What people say about The Rural List:
"Thanks for the information. I learnt so much and am now much more confident that I can make this my new career. Thank you!"
"Rural List speakers don't hold back - they tell it how it is."
"Just want to say thank you so much. I found the chat really interesting."
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We are delighted that Ellie Deane from the Royal Agricultural University will join us this month to give a perspective on postgraduate education, especially what the Royal Agricultural University can offer military resettlers.
The Royal Agricultural University (RAU) has been at the forefront of agricultural education and a key contributor to the land-based sector for 175 years. The University, which is based in Cirencester, Gloucestershire, prides itself on its links with industry and all courses are designed to meet the demands of the employment market for land-based expertise, both in the UK and worldwide.
The RAU is an approved ELCAS learning provider, offering a number of undergraduate and postgraduate courses covering subjects such as business, agriculture, equine and real estate, which may be of interest to service leavers. Ellie Deane (Postgraduate Student Recruitment and Outreach Officer) will give an introduction to the RAU and their courses, but in the meantime if you have any questions or would like more information, please contact firstname.lastname@example.org.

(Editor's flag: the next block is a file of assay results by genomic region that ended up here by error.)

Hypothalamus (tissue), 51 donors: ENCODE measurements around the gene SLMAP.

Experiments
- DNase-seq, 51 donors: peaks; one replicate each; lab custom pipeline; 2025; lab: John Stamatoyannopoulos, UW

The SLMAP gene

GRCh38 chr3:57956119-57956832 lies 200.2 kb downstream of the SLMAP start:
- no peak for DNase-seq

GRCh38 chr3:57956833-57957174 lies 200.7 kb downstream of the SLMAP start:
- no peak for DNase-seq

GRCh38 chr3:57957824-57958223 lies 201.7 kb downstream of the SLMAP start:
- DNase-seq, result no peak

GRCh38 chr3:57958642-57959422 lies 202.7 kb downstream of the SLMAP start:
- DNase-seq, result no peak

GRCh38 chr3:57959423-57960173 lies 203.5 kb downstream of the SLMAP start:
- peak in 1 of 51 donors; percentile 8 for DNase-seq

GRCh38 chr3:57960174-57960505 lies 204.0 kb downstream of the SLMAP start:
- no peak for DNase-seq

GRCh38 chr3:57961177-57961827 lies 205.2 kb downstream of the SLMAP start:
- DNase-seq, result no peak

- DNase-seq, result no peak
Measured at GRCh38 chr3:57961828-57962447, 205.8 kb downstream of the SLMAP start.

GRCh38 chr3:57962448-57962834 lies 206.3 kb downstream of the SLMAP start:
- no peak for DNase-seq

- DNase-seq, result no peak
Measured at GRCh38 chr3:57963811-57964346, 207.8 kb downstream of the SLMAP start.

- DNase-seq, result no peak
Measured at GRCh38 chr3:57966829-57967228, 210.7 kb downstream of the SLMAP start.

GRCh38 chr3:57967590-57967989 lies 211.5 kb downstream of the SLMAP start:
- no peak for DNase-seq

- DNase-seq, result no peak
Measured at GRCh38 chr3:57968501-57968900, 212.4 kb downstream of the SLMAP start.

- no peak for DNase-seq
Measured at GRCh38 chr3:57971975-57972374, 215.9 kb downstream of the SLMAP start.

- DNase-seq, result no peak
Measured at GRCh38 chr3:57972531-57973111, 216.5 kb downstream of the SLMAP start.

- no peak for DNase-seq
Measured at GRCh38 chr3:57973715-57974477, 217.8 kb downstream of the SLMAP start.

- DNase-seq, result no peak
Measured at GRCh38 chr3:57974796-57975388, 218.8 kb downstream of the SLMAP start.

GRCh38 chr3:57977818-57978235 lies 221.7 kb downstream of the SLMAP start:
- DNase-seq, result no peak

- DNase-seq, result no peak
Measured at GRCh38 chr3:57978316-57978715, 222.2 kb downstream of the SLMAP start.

The Rural List meets every month to INFORM and INSPIRE resettling military personnel and support veterans working in the agricultural and land management sectors.
The Rural List Online meets every second Thursday of the month.
CONNECTING RURAL VETERANS
A small group session in which we discussed:
- why work experience is important in a resettlement campaign
- tips for persuading your military CoC to let you have the time
- how to find work experience
- using the CWA scheme
- an introduction to the work experience opportunities currently available through Ruralink.
THE RURAL LIST CELEBRATES TWO YEARS!!
Seven intrepid souls dialled in to share a virtual beer and discuss their personal experiences and stages in their resettlement journey. Fiona provided advice gleaned from two years of working with nearly 200 resettling personnel many of whom are now working successfully in the land-based sector, and signposted several follow-on opportunities for further advice, courses, work experience and qualifications.
A really uplifting mutually-supporting session in the best traditions of the Rural List. Thanks to all participants.